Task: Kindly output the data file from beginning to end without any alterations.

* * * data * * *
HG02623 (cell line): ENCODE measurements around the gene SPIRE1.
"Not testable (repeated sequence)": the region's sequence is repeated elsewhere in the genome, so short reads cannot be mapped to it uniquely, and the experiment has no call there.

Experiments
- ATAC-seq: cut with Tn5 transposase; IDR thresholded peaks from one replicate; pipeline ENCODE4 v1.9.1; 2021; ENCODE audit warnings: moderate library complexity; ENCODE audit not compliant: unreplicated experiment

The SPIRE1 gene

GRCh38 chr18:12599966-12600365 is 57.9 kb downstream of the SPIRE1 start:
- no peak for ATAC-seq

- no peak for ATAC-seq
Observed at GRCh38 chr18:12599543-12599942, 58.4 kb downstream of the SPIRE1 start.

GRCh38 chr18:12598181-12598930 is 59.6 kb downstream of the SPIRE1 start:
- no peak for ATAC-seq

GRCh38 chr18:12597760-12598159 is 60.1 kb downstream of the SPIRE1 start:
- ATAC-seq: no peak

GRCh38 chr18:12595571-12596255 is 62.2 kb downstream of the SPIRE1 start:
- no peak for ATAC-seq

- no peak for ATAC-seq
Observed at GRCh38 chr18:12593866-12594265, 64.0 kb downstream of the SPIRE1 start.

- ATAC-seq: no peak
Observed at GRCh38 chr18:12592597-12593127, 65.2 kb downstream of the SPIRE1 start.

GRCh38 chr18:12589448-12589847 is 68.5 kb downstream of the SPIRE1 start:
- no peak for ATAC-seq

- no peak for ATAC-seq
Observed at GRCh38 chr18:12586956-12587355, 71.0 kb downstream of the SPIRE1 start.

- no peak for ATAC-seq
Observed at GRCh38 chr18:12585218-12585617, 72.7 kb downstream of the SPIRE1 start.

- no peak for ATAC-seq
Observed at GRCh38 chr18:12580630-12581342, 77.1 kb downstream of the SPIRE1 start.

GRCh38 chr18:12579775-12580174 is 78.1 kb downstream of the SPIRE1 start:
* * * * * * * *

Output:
HG02623 (cell line): ENCODE measurements around the gene SPIRE1.
"Not testable (repeated sequence)": the region's sequence is repeated elsewhere in the genome, so short reads cannot be mapped to it uniquely, and the experiment has no call there.

Experiments
- ATAC-seq: cut with Tn5 transposase; IDR thresholded peaks from one replicate; pipeline ENCODE4 v1.9.1; 2021; ENCODE audit warnings: moderate library complexity; ENCODE audit not compliant: unreplicated experiment

The SPIRE1 gene

GRCh38 chr18:12599966-12600365 is 57.9 kb downstream of the SPIRE1 start:
- no peak for ATAC-seq

- no peak for ATAC-seq
Observed at GRCh38 chr18:12599543-12599942, 58.4 kb downstream of the SPIRE1 start.

GRCh38 chr18:12598181-12598930 is 59.6 kb downstream of the SPIRE1 start:
- no peak for ATAC-seq

GRCh38 chr18:12597760-12598159 is 60.1 kb downstream of the SPIRE1 start:
- ATAC-seq: no peak

GRCh38 chr18:12595571-12596255 is 62.2 kb downstream of the SPIRE1 start:
- no peak for ATAC-seq

- no peak for ATAC-seq
Observed at GRCh38 chr18:12593866-12594265, 64.0 kb downstream of the SPIRE1 start.

- ATAC-seq: no peak
Observed at GRCh38 chr18:12592597-12593127, 65.2 kb downstream of the SPIRE1 start.

GRCh38 chr18:12589448-12589847 is 68.5 kb downstream of the SPIRE1 start:
- no peak for ATAC-seq

- no peak for ATAC-seq
Observed at GRCh38 chr18:12586956-12587355, 71.0 kb downstream of the SPIRE1 start.

- no peak for ATAC-seq
Observed at GRCh38 chr18:12585218-12585617, 72.7 kb downstream of the SPIRE1 start.

- no peak for ATAC-seq
Observed at GRCh38 chr18:12580630-12581342, 77.1 kb downstream of the SPIRE1 start.

GRCh38 chr18:12579775-12580174 is 78.1 kb downstream of the SPIRE1 start: